Interesting to learn how little we know . . .
Previous surveys by the Pew Research Center have shown that America is among the most religious of the world’s developed nations. Nearly six-in-ten U.S. adults say that religion is “very important” in their lives, and roughly four-in-ten say they attend worship services at least once a week. But the U.S. Religious Knowledge Survey shows that large numbers of Americans are uninformed about the tenets, practices, history and leading figures of major faith traditions – including their own. Many people also think the constitutional restrictions on religion in public schools are stricter than they really are.
PBS will air a program entitled God in America in October.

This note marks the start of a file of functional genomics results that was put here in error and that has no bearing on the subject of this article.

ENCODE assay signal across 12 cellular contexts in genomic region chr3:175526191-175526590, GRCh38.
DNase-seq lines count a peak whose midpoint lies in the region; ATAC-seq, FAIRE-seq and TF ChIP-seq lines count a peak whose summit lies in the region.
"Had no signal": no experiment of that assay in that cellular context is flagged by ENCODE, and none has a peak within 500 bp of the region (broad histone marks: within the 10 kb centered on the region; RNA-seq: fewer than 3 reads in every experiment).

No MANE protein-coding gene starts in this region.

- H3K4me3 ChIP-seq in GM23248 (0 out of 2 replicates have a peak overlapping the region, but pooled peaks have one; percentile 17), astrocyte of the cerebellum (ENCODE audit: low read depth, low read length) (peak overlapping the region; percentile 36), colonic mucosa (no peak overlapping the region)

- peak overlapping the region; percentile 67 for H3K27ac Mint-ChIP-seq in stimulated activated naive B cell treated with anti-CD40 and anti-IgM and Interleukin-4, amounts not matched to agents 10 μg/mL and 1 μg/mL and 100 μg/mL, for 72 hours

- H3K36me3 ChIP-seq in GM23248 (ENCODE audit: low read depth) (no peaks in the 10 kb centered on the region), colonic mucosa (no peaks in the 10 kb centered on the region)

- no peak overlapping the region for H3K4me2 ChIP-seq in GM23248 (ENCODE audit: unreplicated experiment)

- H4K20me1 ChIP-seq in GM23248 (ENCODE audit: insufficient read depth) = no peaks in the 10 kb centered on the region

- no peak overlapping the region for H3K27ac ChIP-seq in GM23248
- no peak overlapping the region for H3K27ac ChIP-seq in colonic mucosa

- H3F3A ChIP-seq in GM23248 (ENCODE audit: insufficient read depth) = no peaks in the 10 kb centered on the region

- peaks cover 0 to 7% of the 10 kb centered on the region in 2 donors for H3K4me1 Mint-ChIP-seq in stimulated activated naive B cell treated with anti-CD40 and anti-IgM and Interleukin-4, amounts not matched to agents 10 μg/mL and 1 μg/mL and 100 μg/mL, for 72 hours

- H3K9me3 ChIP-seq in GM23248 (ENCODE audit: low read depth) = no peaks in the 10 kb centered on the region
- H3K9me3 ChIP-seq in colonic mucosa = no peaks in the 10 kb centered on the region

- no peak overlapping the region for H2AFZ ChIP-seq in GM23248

God in America examines the potent and complex interaction between religion and democracy, the origins of the American concept of religious liberty, and the controversial evolution of that ideal in the nation’s courts and political arena. The series considers the role religious ideas and institutions have played in social reform movements from abolition to civil rights, examining the impact of religious faith on conflicts from the American Revolution to the Cold War, and how guarantees of religious freedom created a competitive American religious marketplace. It also explores the intersection of political struggle and spiritual experience in the lives of key American historical figures including Franciscan Friars and the Pueblo leader Po’pay, Puritan leader John Winthrop and dissident Anne Hutchinson, Catholic Bishop John Hughes, abolitionist Frederick Douglass, Presidents Thomas Jefferson and Abraham Lincoln, reform Rabbi Isaac Meyer Wise, Scopes trial combatants William Jennings Bryan and Clarence Darrow, evangelist Billy Graham, civil rights leader Martin Luther King, Jr., and the Moral Majority’s Jerry Falwell.